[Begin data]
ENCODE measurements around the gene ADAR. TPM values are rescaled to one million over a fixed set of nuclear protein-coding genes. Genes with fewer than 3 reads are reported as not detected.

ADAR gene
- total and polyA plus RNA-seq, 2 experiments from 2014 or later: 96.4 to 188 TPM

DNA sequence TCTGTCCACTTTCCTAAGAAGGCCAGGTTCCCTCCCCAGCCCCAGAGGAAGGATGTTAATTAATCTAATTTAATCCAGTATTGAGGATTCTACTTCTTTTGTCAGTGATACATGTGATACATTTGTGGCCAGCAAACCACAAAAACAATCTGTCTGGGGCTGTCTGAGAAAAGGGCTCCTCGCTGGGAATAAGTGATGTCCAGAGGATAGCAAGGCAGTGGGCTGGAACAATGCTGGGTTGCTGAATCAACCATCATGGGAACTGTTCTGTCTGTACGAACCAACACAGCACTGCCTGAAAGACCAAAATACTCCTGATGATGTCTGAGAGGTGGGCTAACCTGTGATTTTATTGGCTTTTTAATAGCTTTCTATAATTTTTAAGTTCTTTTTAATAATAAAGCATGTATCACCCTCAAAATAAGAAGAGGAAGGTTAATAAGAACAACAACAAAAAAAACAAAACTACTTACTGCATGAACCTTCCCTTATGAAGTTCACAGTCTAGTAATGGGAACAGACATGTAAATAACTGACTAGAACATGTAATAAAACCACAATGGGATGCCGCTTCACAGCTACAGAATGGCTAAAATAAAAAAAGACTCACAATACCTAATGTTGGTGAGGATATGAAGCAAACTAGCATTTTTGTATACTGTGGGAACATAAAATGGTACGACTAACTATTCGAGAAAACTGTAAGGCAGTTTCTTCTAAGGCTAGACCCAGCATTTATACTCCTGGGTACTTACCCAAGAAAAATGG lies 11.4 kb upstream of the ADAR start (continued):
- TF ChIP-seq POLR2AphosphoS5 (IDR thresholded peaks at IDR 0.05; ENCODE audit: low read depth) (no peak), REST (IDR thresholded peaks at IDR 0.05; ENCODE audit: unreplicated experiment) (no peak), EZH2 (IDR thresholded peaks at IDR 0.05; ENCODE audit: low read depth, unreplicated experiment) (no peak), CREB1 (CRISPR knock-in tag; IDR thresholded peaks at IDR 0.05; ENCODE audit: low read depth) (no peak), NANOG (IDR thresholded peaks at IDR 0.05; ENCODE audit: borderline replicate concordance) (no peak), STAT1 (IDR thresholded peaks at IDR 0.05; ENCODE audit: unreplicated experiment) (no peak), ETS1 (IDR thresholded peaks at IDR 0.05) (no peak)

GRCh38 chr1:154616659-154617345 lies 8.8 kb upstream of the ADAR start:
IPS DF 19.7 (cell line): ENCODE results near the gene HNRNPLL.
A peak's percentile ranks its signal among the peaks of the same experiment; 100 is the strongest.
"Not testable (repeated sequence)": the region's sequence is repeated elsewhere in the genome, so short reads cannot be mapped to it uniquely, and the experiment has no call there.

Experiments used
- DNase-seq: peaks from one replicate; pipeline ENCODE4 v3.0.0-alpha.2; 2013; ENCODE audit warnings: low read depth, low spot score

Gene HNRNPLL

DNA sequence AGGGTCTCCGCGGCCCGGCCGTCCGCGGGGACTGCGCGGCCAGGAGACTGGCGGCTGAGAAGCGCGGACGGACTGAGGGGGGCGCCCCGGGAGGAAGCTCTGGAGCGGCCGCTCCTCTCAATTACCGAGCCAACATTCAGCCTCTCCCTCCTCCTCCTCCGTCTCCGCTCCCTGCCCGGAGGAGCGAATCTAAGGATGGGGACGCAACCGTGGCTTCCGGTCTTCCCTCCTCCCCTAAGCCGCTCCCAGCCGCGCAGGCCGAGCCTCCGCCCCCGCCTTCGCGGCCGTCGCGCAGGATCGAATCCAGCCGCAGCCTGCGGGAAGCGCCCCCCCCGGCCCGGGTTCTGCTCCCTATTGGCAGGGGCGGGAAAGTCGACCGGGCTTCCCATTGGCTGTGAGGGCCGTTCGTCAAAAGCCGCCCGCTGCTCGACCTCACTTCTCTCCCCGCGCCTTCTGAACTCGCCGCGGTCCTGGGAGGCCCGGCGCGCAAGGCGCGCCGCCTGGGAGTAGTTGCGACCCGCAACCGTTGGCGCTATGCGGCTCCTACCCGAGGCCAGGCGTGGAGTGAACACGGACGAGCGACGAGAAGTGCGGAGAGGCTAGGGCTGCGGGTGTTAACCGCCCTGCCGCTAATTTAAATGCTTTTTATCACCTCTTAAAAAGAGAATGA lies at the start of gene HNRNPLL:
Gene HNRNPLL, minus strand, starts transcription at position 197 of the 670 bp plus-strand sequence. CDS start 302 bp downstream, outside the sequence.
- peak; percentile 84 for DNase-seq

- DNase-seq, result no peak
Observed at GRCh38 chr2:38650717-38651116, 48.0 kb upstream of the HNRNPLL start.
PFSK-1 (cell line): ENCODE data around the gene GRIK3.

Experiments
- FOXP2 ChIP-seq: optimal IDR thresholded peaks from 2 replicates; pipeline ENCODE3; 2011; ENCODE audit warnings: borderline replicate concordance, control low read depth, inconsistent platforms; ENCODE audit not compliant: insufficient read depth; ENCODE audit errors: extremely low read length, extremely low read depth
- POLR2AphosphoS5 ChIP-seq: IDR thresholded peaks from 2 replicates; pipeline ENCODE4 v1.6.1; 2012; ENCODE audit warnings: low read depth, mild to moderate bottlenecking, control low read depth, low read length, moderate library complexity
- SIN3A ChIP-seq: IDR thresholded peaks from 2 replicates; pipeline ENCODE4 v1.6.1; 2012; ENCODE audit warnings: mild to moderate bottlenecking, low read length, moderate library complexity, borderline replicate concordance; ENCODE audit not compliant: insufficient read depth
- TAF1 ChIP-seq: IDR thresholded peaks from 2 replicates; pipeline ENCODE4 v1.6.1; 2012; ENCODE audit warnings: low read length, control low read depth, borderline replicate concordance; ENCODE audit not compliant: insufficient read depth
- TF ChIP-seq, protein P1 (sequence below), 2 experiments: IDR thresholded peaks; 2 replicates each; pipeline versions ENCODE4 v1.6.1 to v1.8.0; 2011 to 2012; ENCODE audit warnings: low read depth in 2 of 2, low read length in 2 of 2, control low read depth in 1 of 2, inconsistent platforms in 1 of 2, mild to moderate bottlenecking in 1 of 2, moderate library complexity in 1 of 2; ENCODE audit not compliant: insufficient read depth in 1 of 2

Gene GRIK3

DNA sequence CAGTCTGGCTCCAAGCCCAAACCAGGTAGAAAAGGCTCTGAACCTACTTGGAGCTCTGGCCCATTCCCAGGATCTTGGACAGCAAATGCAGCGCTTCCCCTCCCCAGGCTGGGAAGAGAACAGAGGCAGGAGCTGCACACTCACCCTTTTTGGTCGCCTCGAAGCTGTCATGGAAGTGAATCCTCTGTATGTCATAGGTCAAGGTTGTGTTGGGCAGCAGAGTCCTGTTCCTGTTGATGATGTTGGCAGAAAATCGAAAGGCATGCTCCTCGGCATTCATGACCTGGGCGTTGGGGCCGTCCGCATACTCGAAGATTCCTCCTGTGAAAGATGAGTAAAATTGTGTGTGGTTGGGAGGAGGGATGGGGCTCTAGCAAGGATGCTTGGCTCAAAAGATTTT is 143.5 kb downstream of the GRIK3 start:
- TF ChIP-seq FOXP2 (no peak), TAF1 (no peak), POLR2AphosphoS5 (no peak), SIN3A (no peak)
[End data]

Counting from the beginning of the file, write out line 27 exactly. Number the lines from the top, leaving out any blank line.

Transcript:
- TF ChIP-seq FOXP2 (no peak), TAF1 (no peak), POLR2AphosphoS5 (no peak), SIN3A (no peak)